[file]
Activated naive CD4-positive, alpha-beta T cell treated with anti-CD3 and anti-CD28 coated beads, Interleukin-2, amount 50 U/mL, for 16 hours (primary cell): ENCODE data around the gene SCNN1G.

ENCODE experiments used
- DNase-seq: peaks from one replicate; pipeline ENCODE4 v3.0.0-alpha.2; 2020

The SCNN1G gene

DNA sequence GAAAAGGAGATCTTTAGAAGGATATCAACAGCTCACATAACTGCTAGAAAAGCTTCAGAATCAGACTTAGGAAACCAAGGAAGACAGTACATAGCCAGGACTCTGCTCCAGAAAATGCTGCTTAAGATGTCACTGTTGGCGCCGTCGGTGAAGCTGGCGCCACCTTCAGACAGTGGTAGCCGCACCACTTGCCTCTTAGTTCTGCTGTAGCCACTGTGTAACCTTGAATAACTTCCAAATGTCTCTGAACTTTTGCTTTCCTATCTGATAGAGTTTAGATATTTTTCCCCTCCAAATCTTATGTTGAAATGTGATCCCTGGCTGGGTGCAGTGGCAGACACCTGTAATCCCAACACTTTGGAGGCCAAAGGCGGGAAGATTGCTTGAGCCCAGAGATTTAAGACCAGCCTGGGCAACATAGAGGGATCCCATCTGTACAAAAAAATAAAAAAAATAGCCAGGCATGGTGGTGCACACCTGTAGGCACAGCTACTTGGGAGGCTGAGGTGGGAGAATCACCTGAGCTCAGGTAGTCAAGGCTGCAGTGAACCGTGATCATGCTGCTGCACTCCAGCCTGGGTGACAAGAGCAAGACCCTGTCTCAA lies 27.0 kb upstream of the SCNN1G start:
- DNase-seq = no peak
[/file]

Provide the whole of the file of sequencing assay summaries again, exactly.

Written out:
Activated naive CD4-positive, alpha-beta T cell treated with anti-CD3 and anti-CD28 coated beads, Interleukin-2, amount 50 U/mL, for 16 hours (primary cell): ENCODE data around the gene SCNN1G.

ENCODE experiments used
- DNase-seq: peaks from one replicate; pipeline ENCODE4 v3.0.0-alpha.2; 2020

The SCNN1G gene

DNA sequence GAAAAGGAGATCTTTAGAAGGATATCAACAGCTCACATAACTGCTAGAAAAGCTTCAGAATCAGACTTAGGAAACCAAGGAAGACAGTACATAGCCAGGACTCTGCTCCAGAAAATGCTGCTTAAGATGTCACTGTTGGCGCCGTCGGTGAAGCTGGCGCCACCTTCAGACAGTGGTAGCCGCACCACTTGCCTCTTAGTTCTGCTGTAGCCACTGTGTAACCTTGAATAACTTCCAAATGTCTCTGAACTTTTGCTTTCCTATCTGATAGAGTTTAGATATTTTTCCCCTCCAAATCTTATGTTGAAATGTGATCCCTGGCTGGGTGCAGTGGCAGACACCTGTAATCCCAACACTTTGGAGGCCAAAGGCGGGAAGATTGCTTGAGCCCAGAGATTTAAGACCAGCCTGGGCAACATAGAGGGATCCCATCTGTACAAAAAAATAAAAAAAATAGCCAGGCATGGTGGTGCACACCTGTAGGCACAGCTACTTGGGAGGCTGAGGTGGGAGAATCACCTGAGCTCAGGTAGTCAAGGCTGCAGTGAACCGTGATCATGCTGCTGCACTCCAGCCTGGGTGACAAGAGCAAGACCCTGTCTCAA lies 27.0 kb upstream of the SCNN1G start:
- DNase-seq = no peak